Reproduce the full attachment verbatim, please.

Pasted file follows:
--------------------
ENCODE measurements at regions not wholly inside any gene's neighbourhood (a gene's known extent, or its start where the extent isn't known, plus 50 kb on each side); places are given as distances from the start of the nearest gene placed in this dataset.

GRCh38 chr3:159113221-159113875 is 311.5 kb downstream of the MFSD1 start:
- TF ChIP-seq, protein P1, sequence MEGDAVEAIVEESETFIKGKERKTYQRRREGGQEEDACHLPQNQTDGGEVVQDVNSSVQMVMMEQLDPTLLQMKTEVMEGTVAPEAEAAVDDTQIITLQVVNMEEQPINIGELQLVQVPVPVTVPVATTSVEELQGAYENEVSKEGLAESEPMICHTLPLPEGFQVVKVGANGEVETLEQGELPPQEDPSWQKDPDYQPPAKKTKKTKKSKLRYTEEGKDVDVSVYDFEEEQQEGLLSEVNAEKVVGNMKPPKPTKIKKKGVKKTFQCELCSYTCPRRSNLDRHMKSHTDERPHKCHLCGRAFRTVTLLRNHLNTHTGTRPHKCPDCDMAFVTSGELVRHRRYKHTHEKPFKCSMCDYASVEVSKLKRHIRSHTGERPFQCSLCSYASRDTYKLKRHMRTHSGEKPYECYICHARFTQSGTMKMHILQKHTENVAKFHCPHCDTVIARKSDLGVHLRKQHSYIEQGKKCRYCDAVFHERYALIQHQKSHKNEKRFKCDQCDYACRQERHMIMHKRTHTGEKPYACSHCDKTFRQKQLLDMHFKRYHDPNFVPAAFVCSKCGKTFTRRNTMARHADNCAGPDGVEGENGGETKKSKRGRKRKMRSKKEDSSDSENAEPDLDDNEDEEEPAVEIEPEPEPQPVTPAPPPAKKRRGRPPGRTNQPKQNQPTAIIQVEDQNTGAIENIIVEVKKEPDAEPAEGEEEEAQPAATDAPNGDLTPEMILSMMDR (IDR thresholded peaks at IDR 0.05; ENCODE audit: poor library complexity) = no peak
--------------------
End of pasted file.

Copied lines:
ENCODE measurements at regions not wholly inside any gene's neighbourhood (a gene's known extent, or its start where the extent isn't known, plus 50 kb on each side); places are given as distances from the start of the nearest gene placed in this dataset.

GRCh38 chr3:159113221-159113875 is 311.5 kb downstream of the MFSD1 start:
- TF ChIP-seq, protein P1, sequence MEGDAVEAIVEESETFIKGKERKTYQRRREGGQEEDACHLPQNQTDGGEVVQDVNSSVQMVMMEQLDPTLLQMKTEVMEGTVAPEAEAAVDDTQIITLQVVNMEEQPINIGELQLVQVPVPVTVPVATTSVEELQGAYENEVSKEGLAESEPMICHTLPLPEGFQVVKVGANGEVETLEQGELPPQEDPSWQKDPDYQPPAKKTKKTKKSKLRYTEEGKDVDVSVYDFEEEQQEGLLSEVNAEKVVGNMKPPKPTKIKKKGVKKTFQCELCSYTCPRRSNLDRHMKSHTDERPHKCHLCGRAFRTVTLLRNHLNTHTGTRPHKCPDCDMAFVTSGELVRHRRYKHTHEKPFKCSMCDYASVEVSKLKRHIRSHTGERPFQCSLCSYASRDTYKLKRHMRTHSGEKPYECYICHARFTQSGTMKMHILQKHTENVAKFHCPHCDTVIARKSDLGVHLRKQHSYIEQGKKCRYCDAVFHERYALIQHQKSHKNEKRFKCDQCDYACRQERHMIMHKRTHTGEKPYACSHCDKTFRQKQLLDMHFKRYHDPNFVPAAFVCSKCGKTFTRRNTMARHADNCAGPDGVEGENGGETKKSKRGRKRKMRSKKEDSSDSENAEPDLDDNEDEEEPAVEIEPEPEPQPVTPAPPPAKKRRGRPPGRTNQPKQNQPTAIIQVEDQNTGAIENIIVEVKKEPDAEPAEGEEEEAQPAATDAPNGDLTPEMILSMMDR (IDR thresholded peaks at IDR 0.05; ENCODE audit: poor library complexity) = no peak